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A Question for Senator Kerry

It's funny how everything seems to be blamed on the Republicans these days, at least if you're a Democrat. Take, for instance, the various descriptions that they've been giving of Zell Miller lately. I'm not exactly certain why his speech has struck the left dumb (well, actually, into comment frenzy) with shock and awe. Some of us, old as we are, remember his 1992 keynote speech. Apparently personal attacks are OK, just so long as you sling them at a guy named Bush.

But the most interesting accusation I've seen today comes (via Ann Althouse) from the New York Times. It appears that flextime is all a Republican plot:

Mr. Bush explained the proposal this way during a campaign stop in Columbus, Ohio: "I think the government ought to allow employers to say to an employee: 'If you want some time off, and work different hours, you're allowed to do so. If you want to accumulate time to spend with your family, spend with your parents, spend for being re-educated, you're allowed to do so.' "

The problem with this approach, feminists and other liberals say, is that it would require changing a law that guarantees unskilled workers extra pay for overtime work. "It's the abolition of overtime," said Ellen Bravo, national director of 9 to 5, an association of working women. "This is the employer flexibility protection act."

It turns out that both sides have different definitions of flex time - not to mention radically different notions about the 40-hour workweek.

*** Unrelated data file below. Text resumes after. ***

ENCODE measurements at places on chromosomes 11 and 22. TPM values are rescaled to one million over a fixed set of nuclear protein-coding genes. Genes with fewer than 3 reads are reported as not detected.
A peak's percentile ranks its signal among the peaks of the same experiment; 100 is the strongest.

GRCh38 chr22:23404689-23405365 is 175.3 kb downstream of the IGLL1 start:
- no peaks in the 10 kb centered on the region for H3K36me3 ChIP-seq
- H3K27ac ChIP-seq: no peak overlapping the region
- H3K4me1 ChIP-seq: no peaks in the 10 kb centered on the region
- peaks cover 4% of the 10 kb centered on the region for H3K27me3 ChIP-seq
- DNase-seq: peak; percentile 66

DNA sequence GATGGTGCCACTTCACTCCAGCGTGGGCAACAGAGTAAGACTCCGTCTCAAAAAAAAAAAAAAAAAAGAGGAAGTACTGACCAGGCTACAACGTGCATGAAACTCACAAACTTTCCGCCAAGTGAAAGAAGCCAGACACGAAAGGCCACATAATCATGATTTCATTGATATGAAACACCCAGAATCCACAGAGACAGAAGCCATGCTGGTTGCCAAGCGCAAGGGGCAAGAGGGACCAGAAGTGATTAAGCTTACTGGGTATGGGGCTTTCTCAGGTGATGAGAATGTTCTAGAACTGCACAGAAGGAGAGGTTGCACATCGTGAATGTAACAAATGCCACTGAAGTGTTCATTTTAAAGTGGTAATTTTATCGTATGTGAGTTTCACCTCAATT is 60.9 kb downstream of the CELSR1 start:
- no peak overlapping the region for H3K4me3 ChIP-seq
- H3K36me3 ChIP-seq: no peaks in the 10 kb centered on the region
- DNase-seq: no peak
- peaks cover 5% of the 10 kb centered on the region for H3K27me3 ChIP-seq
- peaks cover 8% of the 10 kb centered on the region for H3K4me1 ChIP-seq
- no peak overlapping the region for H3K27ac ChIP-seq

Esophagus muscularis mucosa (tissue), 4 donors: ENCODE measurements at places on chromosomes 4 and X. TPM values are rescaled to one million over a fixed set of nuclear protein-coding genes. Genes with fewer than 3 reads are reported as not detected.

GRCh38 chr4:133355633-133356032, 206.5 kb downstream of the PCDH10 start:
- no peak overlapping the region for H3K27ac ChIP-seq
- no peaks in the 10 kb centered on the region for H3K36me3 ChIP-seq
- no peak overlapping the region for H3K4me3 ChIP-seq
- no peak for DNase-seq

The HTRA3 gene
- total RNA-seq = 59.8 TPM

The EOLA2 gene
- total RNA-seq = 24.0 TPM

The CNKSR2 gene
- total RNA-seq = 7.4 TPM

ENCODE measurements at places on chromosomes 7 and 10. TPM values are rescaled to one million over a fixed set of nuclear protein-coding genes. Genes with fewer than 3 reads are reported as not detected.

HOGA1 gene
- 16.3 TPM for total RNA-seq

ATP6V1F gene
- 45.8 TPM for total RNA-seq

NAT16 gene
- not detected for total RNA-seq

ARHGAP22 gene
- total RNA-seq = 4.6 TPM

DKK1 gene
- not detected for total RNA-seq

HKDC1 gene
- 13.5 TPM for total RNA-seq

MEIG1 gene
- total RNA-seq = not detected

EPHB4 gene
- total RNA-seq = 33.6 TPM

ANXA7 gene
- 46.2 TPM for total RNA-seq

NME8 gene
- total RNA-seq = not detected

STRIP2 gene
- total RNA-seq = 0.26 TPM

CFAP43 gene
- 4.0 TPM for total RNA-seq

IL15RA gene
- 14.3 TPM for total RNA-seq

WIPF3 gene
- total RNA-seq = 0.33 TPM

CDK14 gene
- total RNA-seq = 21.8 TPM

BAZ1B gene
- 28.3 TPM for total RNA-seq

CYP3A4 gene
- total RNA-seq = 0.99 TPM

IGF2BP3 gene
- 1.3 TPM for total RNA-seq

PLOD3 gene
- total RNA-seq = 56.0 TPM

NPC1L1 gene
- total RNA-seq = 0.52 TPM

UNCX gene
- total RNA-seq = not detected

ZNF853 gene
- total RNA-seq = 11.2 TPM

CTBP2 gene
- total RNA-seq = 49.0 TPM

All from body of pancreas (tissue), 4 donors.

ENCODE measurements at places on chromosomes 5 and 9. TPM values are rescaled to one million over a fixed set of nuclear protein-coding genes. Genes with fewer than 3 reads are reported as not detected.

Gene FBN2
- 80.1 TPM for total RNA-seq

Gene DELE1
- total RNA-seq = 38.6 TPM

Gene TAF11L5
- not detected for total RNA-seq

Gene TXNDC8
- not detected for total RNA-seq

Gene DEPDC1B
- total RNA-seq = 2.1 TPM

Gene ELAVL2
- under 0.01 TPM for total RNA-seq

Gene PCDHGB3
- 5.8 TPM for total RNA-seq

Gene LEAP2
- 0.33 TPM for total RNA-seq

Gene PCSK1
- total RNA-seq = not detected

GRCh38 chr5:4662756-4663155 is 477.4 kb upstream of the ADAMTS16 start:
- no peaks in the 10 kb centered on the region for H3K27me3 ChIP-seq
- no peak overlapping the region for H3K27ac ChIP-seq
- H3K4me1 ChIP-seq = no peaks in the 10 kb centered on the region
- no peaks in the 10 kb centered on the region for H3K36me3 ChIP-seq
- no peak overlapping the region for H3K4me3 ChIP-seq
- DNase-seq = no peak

Now this piqued my interest for one particular reason: here's a place you could really judge what kind of a man Kerry is, if someone wanted to do the research. (Damn this coming out on a Sunday, when I can't find out.) You see, prior to the Republicans taking over the Senate in 1992, there were a lot of loopholes in employment law with respect to those working on the Hill. I was lucky: I got there after the Republican revolution, when the Republicans extended a lot of benefits to House and Senate workers that didn't exist before.

Now, while a lot of Senate employees are fresh college graduates with money to burn and parental support, many aren't. When I started in my first office, I was working with a stereotypical working mother and a married couple trying to get through school. Both needed any money they could get. On the other hand, I can't remember that anything stopped Senators from paying overtime or giving better benefits.

So maybe someone should look back at Kerry's employment records. After all, every Senator is not only a leader, a visionary, a legislator: he's also an employer. See how he treated his staff in the mid-80's. Did he pay overtime? Give flextime? Pay above or below the Senate average?

Worth looking into. From my experience, I'd bet there's some reasonable information there. He wants to talk about protecting the poor and middle class. How did he do it when he was an employer?

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